The volume and diversity of demand for these services far exceeded our expectations, and by the end of the November, 2013 we had taken 28,200 trips to deliver services to 3,100 individuals. 20,000 of the 28,200 trips involved providing over 168,850 miles of transportation to our clients. These individuals came in significant numbers from every section of the Homeless population, including Chronic Homeless, Families, Battered Women and at-risk youth. Our intervention model involves referrals from community hospitals, organizations or the public at large, followed by transportation to a partner organization that provides an appropriate service. We also provide follow-up care after placement.
When necessary the “Be the Change” program will also provide emergency intervention stays to our unsheltered friends in order to create a seamless transition of services.
Through the end of November 2013, we have facilitated 43,595 bed nights for 2,054 individuals, and provided another 7,405 nights of emergency intervention shelter to 120 individuals, bringing the total number of bed nights to which the “Be the Change” Mobile unit contributed to 50,619.
All of this is undertaken to improve the lives of the city’s homeless and create a more efficient and effective service delivery system city wide. We estimate that through these efforts we have provided services valued at $6,500,000 from hospital costs avoided. Hospital savings were figured based on our service shortening the duration of hospital visits, providing transportation in place of ambulances, and preventing hospital visits altogether by delivering or brokering alternative, more appropriate services. Values associated with each of these categories were drawn from the Kansas City Police Department’s figures found in the video (below, farther down on the page), “The Cost Of Doing Nothing.”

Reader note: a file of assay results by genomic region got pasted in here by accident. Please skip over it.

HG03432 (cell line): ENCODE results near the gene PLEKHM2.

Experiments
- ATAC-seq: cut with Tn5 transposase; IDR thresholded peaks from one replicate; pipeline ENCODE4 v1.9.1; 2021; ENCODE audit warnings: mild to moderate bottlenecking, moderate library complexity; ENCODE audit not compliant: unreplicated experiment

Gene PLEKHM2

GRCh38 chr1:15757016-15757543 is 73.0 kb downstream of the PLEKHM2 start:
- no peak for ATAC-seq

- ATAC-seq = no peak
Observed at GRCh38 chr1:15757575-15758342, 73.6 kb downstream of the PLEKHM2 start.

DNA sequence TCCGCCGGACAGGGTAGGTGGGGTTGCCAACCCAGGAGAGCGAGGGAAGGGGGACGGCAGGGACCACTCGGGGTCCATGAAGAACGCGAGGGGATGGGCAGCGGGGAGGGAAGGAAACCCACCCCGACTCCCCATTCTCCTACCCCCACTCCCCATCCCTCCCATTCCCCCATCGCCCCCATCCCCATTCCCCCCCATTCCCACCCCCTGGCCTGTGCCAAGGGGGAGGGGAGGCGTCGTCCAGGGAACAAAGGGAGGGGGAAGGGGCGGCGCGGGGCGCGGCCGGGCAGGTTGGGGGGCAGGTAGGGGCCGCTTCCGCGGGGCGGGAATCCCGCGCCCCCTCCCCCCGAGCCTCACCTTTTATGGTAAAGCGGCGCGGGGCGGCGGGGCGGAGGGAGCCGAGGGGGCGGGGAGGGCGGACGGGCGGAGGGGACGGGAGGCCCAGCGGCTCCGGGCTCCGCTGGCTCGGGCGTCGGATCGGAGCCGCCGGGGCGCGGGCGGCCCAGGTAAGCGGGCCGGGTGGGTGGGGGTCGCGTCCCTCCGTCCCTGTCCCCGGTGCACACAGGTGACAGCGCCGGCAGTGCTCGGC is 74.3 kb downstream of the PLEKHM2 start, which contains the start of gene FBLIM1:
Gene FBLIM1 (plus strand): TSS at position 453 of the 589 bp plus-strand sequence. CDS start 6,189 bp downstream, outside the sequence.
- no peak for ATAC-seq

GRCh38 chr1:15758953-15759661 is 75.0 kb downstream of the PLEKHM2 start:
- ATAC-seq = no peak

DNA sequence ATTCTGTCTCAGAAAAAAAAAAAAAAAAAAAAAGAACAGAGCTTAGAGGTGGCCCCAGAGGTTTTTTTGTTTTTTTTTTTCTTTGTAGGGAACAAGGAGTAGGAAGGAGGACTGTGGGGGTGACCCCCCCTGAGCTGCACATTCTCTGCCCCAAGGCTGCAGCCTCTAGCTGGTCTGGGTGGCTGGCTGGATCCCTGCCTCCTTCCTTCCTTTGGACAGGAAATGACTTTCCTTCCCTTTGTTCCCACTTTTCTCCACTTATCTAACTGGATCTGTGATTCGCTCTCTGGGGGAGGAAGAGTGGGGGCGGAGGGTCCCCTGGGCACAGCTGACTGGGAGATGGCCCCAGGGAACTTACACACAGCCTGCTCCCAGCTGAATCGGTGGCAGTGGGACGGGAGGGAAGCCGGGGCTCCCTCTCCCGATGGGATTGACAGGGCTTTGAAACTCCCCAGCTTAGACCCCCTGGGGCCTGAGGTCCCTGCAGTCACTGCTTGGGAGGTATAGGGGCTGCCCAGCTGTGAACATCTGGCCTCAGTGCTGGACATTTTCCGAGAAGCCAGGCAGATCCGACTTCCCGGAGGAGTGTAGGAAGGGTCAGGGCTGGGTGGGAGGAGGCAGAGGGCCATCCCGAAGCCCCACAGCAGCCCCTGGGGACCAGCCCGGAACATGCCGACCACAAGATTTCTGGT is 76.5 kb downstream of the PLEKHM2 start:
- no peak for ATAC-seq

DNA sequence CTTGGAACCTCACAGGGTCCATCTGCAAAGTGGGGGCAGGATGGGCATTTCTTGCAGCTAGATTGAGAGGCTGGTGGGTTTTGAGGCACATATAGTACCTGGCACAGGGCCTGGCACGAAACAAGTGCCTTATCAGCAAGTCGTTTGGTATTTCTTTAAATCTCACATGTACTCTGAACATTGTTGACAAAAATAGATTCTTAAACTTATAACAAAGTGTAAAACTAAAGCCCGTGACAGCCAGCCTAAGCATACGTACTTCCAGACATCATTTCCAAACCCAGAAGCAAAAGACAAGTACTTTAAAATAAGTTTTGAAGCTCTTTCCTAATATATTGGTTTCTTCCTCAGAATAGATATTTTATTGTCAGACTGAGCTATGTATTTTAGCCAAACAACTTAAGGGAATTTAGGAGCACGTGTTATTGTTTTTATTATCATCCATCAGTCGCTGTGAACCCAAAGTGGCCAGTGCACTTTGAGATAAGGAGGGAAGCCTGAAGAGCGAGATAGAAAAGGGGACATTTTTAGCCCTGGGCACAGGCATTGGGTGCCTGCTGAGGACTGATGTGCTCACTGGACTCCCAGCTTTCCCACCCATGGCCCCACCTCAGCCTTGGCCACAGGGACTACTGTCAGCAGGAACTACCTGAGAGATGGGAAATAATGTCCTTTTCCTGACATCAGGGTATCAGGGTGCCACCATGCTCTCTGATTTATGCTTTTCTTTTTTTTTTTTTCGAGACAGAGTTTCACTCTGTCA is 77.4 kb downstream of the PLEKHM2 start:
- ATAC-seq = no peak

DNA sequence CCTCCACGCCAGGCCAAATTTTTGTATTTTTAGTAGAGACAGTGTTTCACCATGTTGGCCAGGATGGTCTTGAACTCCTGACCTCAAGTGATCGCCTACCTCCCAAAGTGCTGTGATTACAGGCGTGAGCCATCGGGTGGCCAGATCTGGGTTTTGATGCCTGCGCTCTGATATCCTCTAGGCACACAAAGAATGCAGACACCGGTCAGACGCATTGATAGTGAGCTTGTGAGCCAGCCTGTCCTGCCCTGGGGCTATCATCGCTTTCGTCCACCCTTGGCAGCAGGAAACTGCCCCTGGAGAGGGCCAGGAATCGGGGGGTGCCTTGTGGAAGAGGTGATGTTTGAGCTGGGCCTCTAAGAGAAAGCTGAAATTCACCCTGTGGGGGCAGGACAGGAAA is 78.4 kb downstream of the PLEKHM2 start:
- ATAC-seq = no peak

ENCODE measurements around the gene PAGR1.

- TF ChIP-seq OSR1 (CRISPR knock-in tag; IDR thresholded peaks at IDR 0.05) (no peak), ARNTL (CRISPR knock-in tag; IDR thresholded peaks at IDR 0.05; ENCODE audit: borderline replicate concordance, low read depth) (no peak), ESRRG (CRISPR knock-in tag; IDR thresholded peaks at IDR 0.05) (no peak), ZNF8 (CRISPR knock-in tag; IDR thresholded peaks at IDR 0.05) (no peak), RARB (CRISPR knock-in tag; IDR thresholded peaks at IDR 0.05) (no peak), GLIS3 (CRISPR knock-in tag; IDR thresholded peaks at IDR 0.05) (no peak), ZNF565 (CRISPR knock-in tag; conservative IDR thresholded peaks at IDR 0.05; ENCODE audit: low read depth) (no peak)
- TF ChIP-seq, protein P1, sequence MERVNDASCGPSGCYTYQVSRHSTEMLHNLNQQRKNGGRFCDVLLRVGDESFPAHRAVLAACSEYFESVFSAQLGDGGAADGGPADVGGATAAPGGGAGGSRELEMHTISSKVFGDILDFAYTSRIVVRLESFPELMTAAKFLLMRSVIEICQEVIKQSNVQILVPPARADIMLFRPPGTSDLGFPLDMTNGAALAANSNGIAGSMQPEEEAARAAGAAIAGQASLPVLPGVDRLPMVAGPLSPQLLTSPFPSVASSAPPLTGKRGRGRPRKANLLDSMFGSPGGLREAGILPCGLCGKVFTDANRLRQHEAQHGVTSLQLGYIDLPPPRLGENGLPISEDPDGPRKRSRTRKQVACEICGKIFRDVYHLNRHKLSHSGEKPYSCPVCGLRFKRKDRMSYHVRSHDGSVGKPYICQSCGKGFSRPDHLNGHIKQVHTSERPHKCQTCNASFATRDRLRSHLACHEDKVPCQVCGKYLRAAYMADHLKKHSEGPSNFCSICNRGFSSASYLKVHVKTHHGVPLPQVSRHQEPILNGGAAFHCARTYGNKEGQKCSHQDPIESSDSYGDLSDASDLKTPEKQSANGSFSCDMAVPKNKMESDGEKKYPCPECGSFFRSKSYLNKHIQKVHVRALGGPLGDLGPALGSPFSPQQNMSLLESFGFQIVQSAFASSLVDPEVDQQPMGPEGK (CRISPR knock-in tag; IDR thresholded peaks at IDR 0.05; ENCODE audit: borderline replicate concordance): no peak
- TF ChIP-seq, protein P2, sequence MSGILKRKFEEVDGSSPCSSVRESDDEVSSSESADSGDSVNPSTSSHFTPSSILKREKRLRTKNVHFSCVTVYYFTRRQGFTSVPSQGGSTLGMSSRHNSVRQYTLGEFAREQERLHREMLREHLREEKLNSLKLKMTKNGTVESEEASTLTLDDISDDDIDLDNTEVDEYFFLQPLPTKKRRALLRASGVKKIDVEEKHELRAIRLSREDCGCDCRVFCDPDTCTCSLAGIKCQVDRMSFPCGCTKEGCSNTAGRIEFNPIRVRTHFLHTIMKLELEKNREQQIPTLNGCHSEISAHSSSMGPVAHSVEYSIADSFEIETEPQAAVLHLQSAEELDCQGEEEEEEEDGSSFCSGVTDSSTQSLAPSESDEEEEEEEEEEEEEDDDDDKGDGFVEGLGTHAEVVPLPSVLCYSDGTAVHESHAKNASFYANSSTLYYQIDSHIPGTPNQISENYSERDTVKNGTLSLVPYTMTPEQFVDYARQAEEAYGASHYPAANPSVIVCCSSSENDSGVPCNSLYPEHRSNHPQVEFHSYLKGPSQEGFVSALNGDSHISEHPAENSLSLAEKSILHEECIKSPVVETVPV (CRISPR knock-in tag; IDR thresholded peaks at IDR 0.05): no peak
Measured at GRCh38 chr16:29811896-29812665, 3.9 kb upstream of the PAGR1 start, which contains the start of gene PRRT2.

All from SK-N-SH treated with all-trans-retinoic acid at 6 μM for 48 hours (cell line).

Partnering with Saint Luke’s to create BE THE CHANGE MOBILE UNIT to address the needs and emergency assistance of the homeless.
The first step is a pilot program to identify and reduce the needs and costs of homeless emergency services.
The BE THE CHANGE van operates from 8 a.m. to 5 p.m. for follow up appointments and from 5:00 p.m. to 12:00 a.m. for emergency services from its base near the Plaza. The van provides transportation to shelters and to other resources.
Follow-up assistance and transportation is provided, as appropriate, during the day.
What Is The Cost of Doing Nothing?
It costs Kansas City taxpayers $5,390 each time a homeless person requires emergency services.
Eliminating just one emergency a day would save the city over $1.9 million annually.
In the Plaza area, emergency room visits by homeless cost of over $3 million annually.
Add to that, MAST charges total $340,000 annually for just ten individuals.
Only an estimated 20% of Emergency Room visits by homeless are considered a real emergency.
HELPING THE HOMELESS HELPING THE COMMUNITY
This pilot program is an innovative concept of our community to help homeless get services and assistance that will help them get off the street.
The program goes beyond the “quick fix’ with expanded, long term services.
AHH will work with, rather than duplicate existing agencies.
As a pilot program, it will adapt.
The van is meant to mutually benefit the homeless and our community.